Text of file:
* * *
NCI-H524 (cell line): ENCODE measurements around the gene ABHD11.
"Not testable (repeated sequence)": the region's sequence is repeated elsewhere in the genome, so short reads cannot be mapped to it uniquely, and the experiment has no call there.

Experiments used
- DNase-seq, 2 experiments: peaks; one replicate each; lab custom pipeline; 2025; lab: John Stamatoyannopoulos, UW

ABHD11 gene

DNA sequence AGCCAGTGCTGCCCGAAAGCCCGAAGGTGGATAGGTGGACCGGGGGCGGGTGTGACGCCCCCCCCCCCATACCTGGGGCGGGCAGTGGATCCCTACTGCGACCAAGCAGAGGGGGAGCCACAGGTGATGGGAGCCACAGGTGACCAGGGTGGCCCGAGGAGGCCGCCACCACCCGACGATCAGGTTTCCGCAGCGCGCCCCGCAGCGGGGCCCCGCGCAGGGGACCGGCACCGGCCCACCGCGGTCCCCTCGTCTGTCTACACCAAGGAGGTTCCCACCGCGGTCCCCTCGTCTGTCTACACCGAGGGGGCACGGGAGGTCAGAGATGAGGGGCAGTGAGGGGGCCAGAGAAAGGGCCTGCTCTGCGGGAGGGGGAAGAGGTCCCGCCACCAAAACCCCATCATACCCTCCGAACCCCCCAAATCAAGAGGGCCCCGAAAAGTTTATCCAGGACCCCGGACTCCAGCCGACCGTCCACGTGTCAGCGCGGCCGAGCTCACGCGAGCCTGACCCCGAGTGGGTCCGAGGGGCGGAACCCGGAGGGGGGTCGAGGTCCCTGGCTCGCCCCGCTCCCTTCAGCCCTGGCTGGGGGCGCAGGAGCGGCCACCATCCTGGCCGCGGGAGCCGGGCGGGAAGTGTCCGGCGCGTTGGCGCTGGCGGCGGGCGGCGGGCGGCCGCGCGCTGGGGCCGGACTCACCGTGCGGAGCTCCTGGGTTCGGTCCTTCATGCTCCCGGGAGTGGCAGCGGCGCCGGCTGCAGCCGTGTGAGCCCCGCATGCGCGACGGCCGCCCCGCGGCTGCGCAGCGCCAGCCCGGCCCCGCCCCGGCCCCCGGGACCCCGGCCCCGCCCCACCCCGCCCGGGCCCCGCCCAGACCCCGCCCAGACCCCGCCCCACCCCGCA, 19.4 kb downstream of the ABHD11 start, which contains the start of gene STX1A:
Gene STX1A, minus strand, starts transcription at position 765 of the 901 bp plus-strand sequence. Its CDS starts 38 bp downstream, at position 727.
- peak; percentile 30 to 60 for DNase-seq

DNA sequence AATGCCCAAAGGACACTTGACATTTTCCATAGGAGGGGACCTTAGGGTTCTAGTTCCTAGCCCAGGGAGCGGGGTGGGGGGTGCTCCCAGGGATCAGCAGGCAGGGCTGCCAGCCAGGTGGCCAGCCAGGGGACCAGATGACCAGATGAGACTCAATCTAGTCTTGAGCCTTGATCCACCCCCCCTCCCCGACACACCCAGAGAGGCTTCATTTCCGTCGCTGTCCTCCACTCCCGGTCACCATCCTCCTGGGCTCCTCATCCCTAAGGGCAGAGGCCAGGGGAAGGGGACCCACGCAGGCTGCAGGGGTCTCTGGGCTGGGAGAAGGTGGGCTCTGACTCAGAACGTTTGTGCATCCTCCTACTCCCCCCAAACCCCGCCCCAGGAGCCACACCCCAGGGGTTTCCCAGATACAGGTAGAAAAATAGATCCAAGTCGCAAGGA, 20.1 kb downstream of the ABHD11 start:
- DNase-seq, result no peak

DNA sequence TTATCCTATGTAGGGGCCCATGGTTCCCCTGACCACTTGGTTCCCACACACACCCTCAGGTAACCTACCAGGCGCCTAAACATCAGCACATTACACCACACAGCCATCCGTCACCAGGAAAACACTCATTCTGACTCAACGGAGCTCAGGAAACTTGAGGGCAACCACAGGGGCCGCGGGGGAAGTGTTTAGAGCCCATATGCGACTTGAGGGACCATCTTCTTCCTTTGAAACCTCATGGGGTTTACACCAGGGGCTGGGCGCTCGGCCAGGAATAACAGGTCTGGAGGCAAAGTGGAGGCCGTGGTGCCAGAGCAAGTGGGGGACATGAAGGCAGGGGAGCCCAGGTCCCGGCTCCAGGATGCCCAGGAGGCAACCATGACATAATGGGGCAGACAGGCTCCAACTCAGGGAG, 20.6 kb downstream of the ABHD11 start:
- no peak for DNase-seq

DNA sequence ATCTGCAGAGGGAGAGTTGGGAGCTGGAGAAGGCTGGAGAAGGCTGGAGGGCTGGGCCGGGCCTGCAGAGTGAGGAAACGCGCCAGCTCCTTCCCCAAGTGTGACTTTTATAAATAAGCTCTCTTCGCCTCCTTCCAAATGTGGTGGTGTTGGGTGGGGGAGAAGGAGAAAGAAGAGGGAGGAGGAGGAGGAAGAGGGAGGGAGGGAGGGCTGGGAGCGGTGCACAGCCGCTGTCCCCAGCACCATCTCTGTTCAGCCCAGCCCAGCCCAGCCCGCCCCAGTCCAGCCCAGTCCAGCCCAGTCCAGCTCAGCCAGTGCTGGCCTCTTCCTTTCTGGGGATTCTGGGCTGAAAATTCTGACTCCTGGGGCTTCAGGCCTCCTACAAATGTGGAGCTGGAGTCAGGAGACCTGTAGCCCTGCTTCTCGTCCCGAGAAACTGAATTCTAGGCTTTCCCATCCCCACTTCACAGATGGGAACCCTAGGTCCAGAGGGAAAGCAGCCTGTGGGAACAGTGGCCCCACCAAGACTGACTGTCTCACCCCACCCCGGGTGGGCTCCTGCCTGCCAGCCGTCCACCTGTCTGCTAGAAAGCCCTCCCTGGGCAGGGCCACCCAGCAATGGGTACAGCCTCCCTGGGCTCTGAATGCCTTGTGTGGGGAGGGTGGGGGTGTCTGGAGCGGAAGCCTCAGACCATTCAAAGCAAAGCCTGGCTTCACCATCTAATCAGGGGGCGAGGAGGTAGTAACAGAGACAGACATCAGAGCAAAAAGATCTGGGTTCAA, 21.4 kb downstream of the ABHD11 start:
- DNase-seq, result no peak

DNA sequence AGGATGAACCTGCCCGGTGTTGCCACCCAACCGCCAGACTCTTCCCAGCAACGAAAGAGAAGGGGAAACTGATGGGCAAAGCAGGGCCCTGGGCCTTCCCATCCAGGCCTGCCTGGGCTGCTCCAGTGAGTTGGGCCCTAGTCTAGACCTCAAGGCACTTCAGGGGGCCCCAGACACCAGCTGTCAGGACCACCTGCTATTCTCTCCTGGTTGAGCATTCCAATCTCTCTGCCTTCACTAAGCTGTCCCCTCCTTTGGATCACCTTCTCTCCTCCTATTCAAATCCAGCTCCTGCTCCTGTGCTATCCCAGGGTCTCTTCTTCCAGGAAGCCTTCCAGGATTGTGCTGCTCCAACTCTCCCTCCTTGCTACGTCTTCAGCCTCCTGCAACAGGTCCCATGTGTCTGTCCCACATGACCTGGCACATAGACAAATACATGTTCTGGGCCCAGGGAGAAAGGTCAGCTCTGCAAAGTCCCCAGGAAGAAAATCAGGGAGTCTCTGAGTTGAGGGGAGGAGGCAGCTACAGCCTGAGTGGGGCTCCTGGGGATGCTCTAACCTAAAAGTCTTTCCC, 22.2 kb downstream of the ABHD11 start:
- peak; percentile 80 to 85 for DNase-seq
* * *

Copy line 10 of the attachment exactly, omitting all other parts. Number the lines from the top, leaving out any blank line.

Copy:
- DNase-seq, result no peak